Each week, I highlight ten things each week that inspired me to greater financial, personal, and professional success. Hopefully, they will inspire you as well.
1. Me and Grandma
Over the holidays, I was going through some old photographs and I came across this one of me and my great grandmother, taken a few days before Christmas 1998.
She was very old and frail at that point, but still stubbornly independent, quick-witted, and insistent on living on her own. For Christmas that year, we brought her several boxes of prepared and easy-to-prepare food items and other things that would make her continued independent living easier.
There are a handful of people in my life that I have missed greatly since they’ve passed away. She’s very high on that list.
2. Bon Iver’s Beth/Rest
This is my favorite new song of 2011.
There’s just something about it that hits me right here in the chest.
3. Mark Twain on reading
I believe one of the best gifts I can give to my children is the gift of the joy of reading.
“A person who won’t read has no advantage over one who can’t read.” – Mark Twain
Reading is about the acquisition of knowledge, the growth of one’s morals and values, and the enjoyment of a vast literary heritage. There are few things more valuable to do with one’s time.
Ever wondered how much you should be paying for an item? This site simply aggregates data from all over the internet so that all you have to do is type in the name of an item and it gives you a rough estimate of what you should pay for it.
This is one of those things where there’s the kernel of something great and you can just see the potential for this to turn into an essential tool.
5. A happy toddler
I love browsing old public domain photographs. Every once in a while, one pops up that makes me feel more human.
The above picture was taken in approximately 1900. The look of impishness on the boy’s face reminded me greatly of the looks that my one year old son often gives me when he’s toddling around the house and has come up with some idea that will surely cause a mess. Some things never really change.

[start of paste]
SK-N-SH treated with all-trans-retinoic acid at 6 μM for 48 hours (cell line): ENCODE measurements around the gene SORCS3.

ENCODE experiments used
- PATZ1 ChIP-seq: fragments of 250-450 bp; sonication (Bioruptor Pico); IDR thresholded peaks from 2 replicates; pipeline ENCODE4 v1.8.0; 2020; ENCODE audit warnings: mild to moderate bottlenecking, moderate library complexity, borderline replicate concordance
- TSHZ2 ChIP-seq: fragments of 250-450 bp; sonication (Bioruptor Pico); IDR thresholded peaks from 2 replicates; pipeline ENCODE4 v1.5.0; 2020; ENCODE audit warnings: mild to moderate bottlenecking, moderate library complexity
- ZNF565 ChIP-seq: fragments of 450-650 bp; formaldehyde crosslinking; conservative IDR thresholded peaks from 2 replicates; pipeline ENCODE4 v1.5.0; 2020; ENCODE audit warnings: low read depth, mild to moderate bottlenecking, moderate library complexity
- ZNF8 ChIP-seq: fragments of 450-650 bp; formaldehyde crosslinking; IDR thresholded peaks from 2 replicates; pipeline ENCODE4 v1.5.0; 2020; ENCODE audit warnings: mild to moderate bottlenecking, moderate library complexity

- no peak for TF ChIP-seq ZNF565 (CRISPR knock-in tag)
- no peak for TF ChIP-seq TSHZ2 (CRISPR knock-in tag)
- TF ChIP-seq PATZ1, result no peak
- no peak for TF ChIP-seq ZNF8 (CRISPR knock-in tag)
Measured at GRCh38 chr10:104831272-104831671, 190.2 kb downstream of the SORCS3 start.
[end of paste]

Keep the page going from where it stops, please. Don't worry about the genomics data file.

6. Thoreau on finishing things
The difference between people who succeed and those who fail is the ability to consistently finish, particularly at the important things.
“All endeavor calls for the ability to tramp the last mile, shape the last plan, endure the last hours toil. The fight to the finish spirit is the one… characteristic we must posses if we are to face the future as finishers.” – Henry David Thoreau
Do we want to get things done or leave things half-undone?
7. Billie Holiday singing It Had to Be You
Billie Holiday is one of my favorite singers ever. She just grabs those notes and turns them into something magical.
I hope there’s an afterlife so that I can someday sit down and listen to and watch this amazing woman sing.
8. Wozniak on goals and success
Over and over again, I find the people who succeed at things aren’t the people looking for the financial success. They’re just looking to do something well because they love it, and when they achieve that good thing, the world beats a path to their door.
“My goal wasn’t to make a ton of money. It was to build good computers.” – Steve Wozniak
There are variations on this quote in every field. I find it is even true for me.
9. Charlie Chaplin’s speech in The Great Dictator (1936)
A friend of mine passed this along to me recently, asking me to watch it and think about it.
Regardless of how you feel about the idea behind it, it’s powerfully delivered and thought-provoking.
10. Condolence by Dorothy Parker
Funerals bother me a great deal. I’m troubled by how people often show up and act incredibly distraught about someone that they didn’t have time for when they were alive. I often wonder what the people who passed on would think about all of it.
They hurried here, as soon as you had died,
Their faces damp with haste and sympathy,
And pressed my hand in theirs, and smoothed my knee,
And clicked their tongues, and watched me, mournful-eyed.
Gently they told me of that Other Side-
How, even then, you waited there for me,
And what ecstatic meeting ours would be.
Moved by the lovely tale, they broke, and cried.
And when I smiled, they told me I was brave,
And they rejoiced that I was comforted,
And left to tell of all the help they gave.
But I had smiled to think how you, the dead,
So curiously preoccupied and grave,
Would laugh, could you have heard the things they said.
I hope that when my time comes, people tell a lot of good jokes and funny, happy stories about things I did.